An early start to get to Aco (a village about an hour away) and to pay my contact there for making me a dozen combustion chambers, moulded and fired and ready to withstand very high temperatures at the heart of the stoves I’m making. I also became the proud owner of about 0.5 tonnes of white clay, which will be the finishing material applied to the outside of the stoves, since it will help keep the heat inside.

This afternoon, I’m off to buy 6 tonnes of sand, 20 bags of cement and 1,600 bricks. Then the fun starts tomorrow….

So, I’ve just returned from my gardening project and I’ve very disappointed. Not only was no-one there, but I also got to see the havoc that chickens are causing, seeing as the families involved STILL haven’t put up the fence that they promised about 2 months ago. Knowing that money is very tight, I have not placed any economic burden on them through this project (quite the contrary), but I think it much better to work with people rather than them becoming dependent on your hand-outs, so while I was bankrolling the project, the deal was that they would put their effort in to care for the garden (of which the fence was just one part of their responsibilities). No effort from them means that I’ve decided to withdraw until such time as they show their interest by putting up a fence at least. Otherwise, all the gardening project is achieving is feeding slugs and chickens….

Another early start (6am) to get to the village of Aco (1 hours away over bumpy and dusty tracks) and meet the chap who is probably going to be producing the combustion chambers for the stoves project. He’d forgotten to bring the prototype with him, so after hanging around for 1.5 hours, I got to borrow someone’s beetle and drive up to his village (another 30 minutes away on very bumpy tracks). The prototype needs a bit of altering, but it’s looking good and won’t be too long before the project can actually be up and running. I have to go back in 2 weeks to pick up the first batch (of 10) – I just hope he remembers to bring them this time!!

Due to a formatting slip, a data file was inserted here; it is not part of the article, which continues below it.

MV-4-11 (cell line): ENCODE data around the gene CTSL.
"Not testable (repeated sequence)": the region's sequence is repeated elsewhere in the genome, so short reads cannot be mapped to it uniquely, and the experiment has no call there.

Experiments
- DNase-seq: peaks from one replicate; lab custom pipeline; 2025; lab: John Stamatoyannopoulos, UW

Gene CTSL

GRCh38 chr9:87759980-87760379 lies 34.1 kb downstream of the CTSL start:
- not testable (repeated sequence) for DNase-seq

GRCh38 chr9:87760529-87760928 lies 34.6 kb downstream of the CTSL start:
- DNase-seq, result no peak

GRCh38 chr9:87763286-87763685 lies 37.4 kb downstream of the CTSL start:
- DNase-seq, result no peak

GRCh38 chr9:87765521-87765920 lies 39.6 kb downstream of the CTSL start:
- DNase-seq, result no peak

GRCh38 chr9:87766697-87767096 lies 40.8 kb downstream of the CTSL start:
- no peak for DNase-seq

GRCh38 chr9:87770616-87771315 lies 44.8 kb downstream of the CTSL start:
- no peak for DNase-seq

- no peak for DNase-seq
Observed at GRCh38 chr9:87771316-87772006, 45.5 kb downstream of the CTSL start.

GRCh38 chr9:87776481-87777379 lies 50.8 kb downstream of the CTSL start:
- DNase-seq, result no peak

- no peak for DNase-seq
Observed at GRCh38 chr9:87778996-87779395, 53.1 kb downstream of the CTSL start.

Up a little after 4:30am this morning to visit the tiny village of Quicha (key-cha) about 90 minutes bumpy driving away from Huancayo where the quality of their local clay is sufficient to make the combustion chamber that will be the heart of my stove project. I’ve got to go back next week in order to see a prototype, but thankfully an hour later!!

Been a bit quiet from me for the last couple of weeks since I’ve had my head down. While this has involved a few job applications, I’ve also managed to get 3 new business-related courses written for the Training Centre, so it’s off to the printers today and then picking up the teaching and text books on Wednesday, just in time to start teaching again on Thursday. I had some of my students last week tell me that they’re loving the way the course is put together (low on theory and high on practise), although that hasn’t stopped 4 of my morning class failing the course. Still, I don’t think the course (or the teacher!) can be blamed for that one – they are, coincidently, the 4 students who never/barely ever turn up to class!

I’m also now half planned for the forthcoming smokeless stoves project too. Should be going shopping this afternoon to look at prices and allow me to draw up a budget and then I’m getting up nice and early on Friday morning to head out to a distant village where a local producer could well be able to make the combustion chambers, the heart of the stoves, for me. Should hopefully have more of an idea by the end of the week about what the scope for this project is going to be and how it’s going to run.